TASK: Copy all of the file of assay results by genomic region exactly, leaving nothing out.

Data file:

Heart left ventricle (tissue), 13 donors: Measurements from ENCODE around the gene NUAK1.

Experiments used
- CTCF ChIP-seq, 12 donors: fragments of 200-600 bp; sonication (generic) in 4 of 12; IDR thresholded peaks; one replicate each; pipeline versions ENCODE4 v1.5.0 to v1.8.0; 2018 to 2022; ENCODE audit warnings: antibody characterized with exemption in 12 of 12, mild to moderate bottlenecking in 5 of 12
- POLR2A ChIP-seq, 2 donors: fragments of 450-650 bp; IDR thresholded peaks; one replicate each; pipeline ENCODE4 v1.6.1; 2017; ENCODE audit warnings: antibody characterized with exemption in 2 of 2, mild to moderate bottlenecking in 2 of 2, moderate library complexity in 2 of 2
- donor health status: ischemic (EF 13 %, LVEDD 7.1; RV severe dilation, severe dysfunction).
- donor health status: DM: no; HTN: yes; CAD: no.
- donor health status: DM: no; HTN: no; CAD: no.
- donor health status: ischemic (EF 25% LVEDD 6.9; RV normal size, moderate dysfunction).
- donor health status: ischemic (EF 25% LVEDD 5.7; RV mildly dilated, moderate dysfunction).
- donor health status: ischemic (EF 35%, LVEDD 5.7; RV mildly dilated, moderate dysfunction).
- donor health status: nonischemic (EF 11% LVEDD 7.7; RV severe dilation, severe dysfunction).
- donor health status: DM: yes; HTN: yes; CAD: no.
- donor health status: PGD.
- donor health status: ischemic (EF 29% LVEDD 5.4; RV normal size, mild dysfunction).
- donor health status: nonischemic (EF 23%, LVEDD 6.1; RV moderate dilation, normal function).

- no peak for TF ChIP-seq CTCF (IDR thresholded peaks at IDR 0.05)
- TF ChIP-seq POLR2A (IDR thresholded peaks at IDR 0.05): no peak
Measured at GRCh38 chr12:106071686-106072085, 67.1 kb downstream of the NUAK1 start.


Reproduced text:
Heart left ventricle (tissue), 13 donors: Measurements from ENCODE around the gene NUAK1.

Experiments used
- CTCF ChIP-seq, 12 donors: fragments of 200-600 bp; sonication (generic) in 4 of 12; IDR thresholded peaks; one replicate each; pipeline versions ENCODE4 v1.5.0 to v1.8.0; 2018 to 2022; ENCODE audit warnings: antibody characterized with exemption in 12 of 12, mild to moderate bottlenecking in 5 of 12
- POLR2A ChIP-seq, 2 donors: fragments of 450-650 bp; IDR thresholded peaks; one replicate each; pipeline ENCODE4 v1.6.1; 2017; ENCODE audit warnings: antibody characterized with exemption in 2 of 2, mild to moderate bottlenecking in 2 of 2, moderate library complexity in 2 of 2
- donor health status: ischemic (EF 13 %, LVEDD 7.1; RV severe dilation, severe dysfunction).
- donor health status: DM: no; HTN: yes; CAD: no.
- donor health status: DM: no; HTN: no; CAD: no.
- donor health status: ischemic (EF 25% LVEDD 6.9; RV normal size, moderate dysfunction).
- donor health status: ischemic (EF 25% LVEDD 5.7; RV mildly dilated, moderate dysfunction).
- donor health status: ischemic (EF 35%, LVEDD 5.7; RV mildly dilated, moderate dysfunction).
- donor health status: nonischemic (EF 11% LVEDD 7.7; RV severe dilation, severe dysfunction).
- donor health status: DM: yes; HTN: yes; CAD: no.
- donor health status: PGD.
- donor health status: ischemic (EF 29% LVEDD 5.4; RV normal size, mild dysfunction).
- donor health status: nonischemic (EF 23%, LVEDD 6.1; RV moderate dilation, normal function).

- no peak for TF ChIP-seq CTCF (IDR thresholded peaks at IDR 0.05)
- TF ChIP-seq POLR2A (IDR thresholded peaks at IDR 0.05): no peak
Measured at GRCh38 chr12:106071686-106072085, 67.1 kb downstream of the NUAK1 start.